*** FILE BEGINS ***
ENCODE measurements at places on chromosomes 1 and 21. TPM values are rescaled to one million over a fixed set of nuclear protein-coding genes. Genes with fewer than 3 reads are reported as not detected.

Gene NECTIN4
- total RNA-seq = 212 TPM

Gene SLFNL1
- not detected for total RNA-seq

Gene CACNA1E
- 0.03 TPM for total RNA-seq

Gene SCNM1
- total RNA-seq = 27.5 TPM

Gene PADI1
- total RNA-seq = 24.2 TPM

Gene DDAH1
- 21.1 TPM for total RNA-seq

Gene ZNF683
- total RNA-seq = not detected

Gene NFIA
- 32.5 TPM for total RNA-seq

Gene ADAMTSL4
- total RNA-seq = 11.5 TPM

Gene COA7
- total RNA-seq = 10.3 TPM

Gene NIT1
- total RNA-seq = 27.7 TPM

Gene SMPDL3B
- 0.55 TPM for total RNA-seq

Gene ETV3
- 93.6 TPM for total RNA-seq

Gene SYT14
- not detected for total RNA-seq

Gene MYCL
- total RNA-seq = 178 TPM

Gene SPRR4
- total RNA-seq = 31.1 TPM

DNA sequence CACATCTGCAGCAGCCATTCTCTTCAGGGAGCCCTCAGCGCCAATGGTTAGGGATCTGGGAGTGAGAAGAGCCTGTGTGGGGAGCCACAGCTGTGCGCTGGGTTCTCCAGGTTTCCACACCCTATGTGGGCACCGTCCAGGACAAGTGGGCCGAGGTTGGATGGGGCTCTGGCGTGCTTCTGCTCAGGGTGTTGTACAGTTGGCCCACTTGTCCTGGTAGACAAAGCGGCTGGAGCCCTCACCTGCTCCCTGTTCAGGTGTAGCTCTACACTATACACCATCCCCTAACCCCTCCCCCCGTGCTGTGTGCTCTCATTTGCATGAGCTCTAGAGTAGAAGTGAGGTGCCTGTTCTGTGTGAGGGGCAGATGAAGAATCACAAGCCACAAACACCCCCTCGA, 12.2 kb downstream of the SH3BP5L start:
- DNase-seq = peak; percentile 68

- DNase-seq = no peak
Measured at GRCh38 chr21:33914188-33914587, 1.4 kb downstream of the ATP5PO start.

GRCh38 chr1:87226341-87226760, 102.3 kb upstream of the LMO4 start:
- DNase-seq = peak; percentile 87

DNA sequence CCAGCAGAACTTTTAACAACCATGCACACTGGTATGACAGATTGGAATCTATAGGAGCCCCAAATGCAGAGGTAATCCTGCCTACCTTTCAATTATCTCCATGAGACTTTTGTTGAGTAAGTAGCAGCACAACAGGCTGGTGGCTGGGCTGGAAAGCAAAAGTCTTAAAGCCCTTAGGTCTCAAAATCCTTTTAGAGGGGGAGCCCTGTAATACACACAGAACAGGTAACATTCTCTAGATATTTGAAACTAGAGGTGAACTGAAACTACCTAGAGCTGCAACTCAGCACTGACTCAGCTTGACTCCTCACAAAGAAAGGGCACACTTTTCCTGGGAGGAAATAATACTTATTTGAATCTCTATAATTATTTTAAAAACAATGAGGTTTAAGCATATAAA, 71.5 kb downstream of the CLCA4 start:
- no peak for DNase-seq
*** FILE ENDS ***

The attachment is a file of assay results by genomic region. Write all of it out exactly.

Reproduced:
ENCODE measurements at places on chromosomes 1 and 21. TPM values are rescaled to one million over a fixed set of nuclear protein-coding genes. Genes with fewer than 3 reads are reported as not detected.

Gene NECTIN4
- total RNA-seq = 212 TPM

Gene SLFNL1
- not detected for total RNA-seq

Gene CACNA1E
- 0.03 TPM for total RNA-seq

Gene SCNM1
- total RNA-seq = 27.5 TPM

Gene PADI1
- total RNA-seq = 24.2 TPM

Gene DDAH1
- 21.1 TPM for total RNA-seq

Gene ZNF683
- total RNA-seq = not detected

Gene NFIA
- 32.5 TPM for total RNA-seq

Gene ADAMTSL4
- total RNA-seq = 11.5 TPM

Gene COA7
- total RNA-seq = 10.3 TPM

Gene NIT1
- total RNA-seq = 27.7 TPM

Gene SMPDL3B
- 0.55 TPM for total RNA-seq

Gene ETV3
- 93.6 TPM for total RNA-seq

Gene SYT14
- not detected for total RNA-seq

Gene MYCL
- total RNA-seq = 178 TPM

Gene SPRR4
- total RNA-seq = 31.1 TPM

DNA sequence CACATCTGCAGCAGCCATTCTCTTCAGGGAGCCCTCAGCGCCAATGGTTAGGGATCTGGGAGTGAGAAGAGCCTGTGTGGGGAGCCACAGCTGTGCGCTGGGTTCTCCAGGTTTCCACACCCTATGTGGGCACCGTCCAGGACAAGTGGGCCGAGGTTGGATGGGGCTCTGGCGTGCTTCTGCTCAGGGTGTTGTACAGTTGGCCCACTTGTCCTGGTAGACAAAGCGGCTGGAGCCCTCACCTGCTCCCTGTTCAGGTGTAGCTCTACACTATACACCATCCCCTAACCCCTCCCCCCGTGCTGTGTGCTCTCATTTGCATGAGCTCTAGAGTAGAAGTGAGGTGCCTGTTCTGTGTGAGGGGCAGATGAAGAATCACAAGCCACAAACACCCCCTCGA, 12.2 kb downstream of the SH3BP5L start:
- DNase-seq = peak; percentile 68

- DNase-seq = no peak
Measured at GRCh38 chr21:33914188-33914587, 1.4 kb downstream of the ATP5PO start.

GRCh38 chr1:87226341-87226760, 102.3 kb upstream of the LMO4 start:
- DNase-seq = peak; percentile 87

DNA sequence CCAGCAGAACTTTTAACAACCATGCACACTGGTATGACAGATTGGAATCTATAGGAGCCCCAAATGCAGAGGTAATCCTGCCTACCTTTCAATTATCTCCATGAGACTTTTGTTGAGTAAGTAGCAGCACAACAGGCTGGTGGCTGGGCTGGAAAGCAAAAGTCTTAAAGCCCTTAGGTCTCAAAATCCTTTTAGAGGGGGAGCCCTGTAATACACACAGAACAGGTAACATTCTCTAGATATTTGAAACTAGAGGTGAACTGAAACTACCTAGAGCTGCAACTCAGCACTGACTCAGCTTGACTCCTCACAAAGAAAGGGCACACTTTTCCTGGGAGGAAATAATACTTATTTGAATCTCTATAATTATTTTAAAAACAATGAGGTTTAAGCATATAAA, 71.5 kb downstream of the CLCA4 start:
- no peak for DNase-seq